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Reader's Comments

The FIA have, from time to time, been mentioned in passing during the course of my scribbling�s for making decisions that were less than totally coherent. Once (well, twice but I�ll get to that) again they are coming up with rulings that defy logic.

The rules state that the Stewards have the right to impose certain penalties for inappropriate (read damn fool or dangerous) behaviour. During the German Grand Prix Ralf decided to try Michael�s usual path off the start line and discovered that driving sideways only works if you have either Michael�s talent or Michael�s luck. He took out both Barrichello and Raikkonen in doing so. The Stewards hit him (quite rightly) with a ten place demotion on the grid at his next start and that should have been the end of the matter.

Williams appealed that penalty and the FIA in their wisdom decided that Ralf was guilty but not really to blame, or something like that - he copped a $50,000 penalty anyway �and overturned the Stewards call. If the FIA Appeals Tribunal is to be believed then the �incident� was really caused by a combination of Barrichello recklessly driving perfectly straight down his racing line and Kimi failing to give up the opportunity to overtake Rubens and therefore not giving him (Rubens) the chance to relinquish his position on the track to Ralf. The message the FIA has sent with this ruling is that it�s OK to meander all over the track and expect others to get out of your way if they don�t want to get squashed. Of course if you do that and it results in your having a prang then you will end up having to pay a fine that probably equals � the petty cash used during an off race weekend. Oh yes, it also means that the Stewards calls are pretty meaningless because (if you�re from a major team) if you don�t like their decisions then you can just appeal.

The Stewards have a hard enough job anyway; decisions like this just make it even harder. The rules are the rules � lets make the guilty live by them too.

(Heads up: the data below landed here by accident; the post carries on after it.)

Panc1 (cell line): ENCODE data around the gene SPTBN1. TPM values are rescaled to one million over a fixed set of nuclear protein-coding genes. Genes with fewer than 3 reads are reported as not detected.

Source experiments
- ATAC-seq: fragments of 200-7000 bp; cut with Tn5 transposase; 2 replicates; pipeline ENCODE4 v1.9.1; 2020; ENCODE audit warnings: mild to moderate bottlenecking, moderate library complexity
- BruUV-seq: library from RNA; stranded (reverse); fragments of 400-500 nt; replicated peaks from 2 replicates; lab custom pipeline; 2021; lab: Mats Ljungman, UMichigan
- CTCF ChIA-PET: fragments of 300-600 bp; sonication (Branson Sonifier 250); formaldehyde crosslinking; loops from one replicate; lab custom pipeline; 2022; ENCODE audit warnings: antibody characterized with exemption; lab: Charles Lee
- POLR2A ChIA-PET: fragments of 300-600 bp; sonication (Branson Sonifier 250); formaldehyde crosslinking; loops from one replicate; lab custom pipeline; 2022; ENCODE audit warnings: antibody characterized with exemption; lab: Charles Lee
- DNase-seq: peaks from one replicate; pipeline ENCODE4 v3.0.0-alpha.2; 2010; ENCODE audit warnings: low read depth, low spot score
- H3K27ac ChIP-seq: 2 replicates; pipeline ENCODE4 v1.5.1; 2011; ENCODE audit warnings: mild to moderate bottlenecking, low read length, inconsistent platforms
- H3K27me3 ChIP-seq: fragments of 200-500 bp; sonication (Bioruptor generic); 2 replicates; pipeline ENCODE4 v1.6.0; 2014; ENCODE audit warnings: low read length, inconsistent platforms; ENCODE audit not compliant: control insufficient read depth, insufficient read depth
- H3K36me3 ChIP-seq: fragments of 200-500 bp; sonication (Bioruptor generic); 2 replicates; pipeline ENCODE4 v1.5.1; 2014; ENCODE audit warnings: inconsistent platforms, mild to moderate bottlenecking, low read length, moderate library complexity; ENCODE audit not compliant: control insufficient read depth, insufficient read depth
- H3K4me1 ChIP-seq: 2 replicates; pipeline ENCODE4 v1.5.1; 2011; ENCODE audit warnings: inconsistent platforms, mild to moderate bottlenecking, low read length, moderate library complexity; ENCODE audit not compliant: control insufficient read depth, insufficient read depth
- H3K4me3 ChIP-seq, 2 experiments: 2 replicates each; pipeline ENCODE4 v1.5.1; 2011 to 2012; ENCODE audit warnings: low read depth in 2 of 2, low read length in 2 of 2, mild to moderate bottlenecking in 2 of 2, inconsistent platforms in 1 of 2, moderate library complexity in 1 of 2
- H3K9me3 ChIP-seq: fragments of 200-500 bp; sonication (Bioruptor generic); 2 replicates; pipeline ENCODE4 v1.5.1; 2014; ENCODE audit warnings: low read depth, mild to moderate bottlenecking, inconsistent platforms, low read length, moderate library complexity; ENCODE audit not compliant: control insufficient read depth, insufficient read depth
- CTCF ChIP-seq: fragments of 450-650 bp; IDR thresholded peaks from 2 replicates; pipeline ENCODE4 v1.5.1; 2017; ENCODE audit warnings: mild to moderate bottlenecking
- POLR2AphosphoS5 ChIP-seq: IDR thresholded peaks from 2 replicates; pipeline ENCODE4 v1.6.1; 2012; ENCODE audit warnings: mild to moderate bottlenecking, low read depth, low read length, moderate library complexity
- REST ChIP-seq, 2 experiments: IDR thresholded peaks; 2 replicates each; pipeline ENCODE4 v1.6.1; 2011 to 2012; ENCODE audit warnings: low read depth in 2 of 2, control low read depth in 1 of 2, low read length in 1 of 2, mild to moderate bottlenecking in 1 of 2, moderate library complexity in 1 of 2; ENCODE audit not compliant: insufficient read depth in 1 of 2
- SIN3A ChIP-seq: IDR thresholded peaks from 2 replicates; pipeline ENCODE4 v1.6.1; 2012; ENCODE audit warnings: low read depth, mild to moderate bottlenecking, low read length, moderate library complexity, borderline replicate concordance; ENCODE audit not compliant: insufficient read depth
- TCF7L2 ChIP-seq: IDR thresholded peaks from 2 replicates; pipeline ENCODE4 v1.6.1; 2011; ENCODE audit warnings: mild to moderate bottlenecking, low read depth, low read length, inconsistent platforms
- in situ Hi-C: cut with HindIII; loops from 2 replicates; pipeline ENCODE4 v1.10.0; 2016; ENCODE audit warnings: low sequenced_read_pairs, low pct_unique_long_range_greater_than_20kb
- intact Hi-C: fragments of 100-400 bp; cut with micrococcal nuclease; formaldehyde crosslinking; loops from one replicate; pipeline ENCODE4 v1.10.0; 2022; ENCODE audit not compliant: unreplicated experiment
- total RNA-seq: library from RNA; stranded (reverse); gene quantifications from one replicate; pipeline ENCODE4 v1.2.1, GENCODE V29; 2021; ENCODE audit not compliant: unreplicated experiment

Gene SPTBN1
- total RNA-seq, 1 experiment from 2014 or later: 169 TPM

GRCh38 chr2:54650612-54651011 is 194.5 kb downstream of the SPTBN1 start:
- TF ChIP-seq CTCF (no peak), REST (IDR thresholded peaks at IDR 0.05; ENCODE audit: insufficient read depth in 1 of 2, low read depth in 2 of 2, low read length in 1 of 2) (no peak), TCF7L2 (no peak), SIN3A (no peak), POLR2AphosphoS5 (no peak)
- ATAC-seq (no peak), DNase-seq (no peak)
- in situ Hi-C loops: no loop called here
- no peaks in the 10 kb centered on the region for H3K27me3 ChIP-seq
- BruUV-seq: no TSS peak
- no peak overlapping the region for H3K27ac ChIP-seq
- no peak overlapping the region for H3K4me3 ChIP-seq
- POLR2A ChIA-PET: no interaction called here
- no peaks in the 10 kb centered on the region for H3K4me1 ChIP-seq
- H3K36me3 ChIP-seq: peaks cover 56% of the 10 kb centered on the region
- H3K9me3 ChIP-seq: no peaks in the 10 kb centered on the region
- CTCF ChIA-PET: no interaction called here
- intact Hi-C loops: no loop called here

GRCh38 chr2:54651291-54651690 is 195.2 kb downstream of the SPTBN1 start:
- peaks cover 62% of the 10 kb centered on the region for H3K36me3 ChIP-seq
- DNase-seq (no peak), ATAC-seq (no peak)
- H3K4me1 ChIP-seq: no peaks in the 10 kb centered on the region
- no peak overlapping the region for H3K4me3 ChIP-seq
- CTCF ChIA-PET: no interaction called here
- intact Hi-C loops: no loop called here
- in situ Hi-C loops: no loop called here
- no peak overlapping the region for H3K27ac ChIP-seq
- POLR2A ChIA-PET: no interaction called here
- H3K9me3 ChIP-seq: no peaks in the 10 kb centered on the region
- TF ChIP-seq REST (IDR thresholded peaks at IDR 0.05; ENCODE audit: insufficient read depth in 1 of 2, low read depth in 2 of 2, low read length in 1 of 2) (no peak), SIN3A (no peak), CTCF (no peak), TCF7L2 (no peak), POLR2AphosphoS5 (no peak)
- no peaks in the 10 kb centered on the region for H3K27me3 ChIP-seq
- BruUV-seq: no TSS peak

Talking of the rules, the latest triumph of the FIA is the debacle surrounding tyre widths on the Michelin shod cars. Charlie Whiting, about the only FIA bod I have any respect for, is between a rock and a hard place. Bridgestone, through Ferrari, have challenged the legality of the Michelin tyres, showing that while the Michelin�s are legal when new they wear into an illegal state something akin to a new rear dragster tyre, giving the teams using them a significant advantage. At the time of writing it is not known what the outcome of this will be � if the Michelin teams run with the same tyres used before the challenge they run the very real risk of disqualification. If they opt for new tyres that are going to stay legal then they run the risk of not being competitive (given the huge impact the tyres have on car set-up and the lack of testing time available to find the best settings). My reading of the rules is unambiguous, front tyres cannot have a tread width exceeding 270 mm � it doesn�t say �when new� or �after x laps� it says that is the width limit. As with the Ralf issue, my stance is that the rules are to be complied with; if the tyres don�t comply then they are illegal. If the rules are dumb, as many of the FIA�s edicts are, then change them, but obey them till you do. End of story. Why though did it take ��s of a season to discover that the tyres didn�t comply?